I linked to this answer in a 5e question, attempting to bring support for the idea that, if you cast an open-ended spell, like Magic Mouth, it could remain after you die. Someone pointed out that, as a Pathfinder question, it wasn't relevant. Is there evidence for this idea in 5e?

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    – mxyzplk
    Commented Jul 27, 2015 at 5:18

1 Answer 1


Spells that require concentration end when you die. Aside from that, a spell has to specify that it ends when you die for this to be the case. First up, we have the base duration rules:

A spell’s duration is the length of time the spell persists. A duration can be expressed in rounds, minutes, hours, or even years. Some spells specify that their effects last until the spells are dispelled or destroyed.

Nothing in there about the caster dying. Spells in this category last however long they say they last.

Next up, instantaneous spells:

Many spells are instantaneous. The spell harms, heals, creates, or alters a creature or an object in a way that can’t be dispelled, because its magic exists only for an instant.

Obviously in this case the question is irrelevant; the caster is alive when they cast the spell, and even if they die straight afterwards (for example, if they fireball themselves :P), an instantaneous spell is already over.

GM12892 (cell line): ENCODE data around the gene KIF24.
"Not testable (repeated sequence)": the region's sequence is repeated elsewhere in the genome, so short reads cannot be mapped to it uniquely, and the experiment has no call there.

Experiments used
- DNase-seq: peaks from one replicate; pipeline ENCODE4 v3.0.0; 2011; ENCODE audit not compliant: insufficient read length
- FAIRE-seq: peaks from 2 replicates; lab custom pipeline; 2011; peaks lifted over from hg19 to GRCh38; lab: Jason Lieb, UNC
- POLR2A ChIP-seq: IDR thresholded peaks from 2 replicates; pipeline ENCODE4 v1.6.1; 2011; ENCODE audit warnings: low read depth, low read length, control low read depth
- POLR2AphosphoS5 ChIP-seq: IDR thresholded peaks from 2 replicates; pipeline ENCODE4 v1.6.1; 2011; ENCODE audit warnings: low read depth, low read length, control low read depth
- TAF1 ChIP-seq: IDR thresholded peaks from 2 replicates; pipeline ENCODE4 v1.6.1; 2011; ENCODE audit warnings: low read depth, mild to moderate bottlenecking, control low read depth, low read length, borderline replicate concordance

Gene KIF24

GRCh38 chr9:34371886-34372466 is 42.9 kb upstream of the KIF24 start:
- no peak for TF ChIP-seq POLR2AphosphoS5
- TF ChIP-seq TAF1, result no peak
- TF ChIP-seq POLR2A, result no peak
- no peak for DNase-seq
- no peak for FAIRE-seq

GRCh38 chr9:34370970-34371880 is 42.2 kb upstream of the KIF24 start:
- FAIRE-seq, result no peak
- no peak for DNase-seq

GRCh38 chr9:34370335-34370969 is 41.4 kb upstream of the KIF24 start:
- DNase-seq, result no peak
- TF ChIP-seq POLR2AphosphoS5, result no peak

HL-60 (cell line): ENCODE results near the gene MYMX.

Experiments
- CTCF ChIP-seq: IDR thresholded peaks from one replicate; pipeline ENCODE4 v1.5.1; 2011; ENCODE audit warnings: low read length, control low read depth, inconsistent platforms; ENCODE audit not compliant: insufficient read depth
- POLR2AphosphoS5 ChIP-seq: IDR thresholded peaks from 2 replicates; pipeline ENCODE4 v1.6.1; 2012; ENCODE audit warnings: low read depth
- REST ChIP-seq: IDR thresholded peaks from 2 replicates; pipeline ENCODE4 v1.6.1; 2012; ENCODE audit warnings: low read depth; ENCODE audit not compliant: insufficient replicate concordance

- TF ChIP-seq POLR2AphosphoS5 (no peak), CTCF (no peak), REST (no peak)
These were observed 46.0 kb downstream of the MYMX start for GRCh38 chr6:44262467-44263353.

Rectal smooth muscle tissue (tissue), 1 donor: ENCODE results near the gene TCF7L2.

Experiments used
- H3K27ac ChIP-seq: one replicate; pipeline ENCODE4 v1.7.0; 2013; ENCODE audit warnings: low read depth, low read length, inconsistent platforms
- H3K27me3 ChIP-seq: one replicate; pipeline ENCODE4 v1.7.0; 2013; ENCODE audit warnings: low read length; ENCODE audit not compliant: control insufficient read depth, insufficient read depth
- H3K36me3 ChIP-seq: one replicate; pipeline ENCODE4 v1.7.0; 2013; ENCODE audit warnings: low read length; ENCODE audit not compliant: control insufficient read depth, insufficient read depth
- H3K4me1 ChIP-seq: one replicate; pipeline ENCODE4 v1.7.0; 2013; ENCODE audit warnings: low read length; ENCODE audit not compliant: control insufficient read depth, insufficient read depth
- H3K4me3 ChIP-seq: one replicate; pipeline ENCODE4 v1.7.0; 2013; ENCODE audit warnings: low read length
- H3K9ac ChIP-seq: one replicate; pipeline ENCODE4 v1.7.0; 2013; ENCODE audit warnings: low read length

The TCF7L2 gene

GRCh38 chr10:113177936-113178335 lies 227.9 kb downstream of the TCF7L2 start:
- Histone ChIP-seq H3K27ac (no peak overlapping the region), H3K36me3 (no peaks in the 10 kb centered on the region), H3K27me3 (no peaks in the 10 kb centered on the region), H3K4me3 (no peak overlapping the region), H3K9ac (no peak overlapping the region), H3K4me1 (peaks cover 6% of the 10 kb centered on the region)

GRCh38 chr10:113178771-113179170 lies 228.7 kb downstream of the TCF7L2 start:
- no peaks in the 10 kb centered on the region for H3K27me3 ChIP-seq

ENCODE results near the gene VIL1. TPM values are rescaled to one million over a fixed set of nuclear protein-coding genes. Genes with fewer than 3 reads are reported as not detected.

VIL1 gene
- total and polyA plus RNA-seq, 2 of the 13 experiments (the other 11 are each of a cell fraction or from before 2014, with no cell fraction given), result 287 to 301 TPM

Finally, we have concentration spells.

Some spells require you to maintain concentration in order to keep their magic active. If you lose concentration, such a spell ends.

There are a number of ways to lose concentration, but the important one for our purposes is:

Being incapacitated or killed. You lose concentration on a spell if you are incapacitated or if you die.

So of the basic types of spell durations, only spells that require concentration will end on death.

That said, spells can have their own rules. If a spell specifies a condition that will end it in its description, that condition will end it. For example, take death ward:

If the spell is still in effect when the target is subjected to an effect that would kill it instantaneously without dealing damage, that effect is instead negated against the target, and the spell ends.

So if you cast death ward on yourself, then get targeted with an instant death effect, the spell will end. Obviously, this isn't exactly the same as the spell ending because the caster died, but it illustrates the principle of spells having their own rules.


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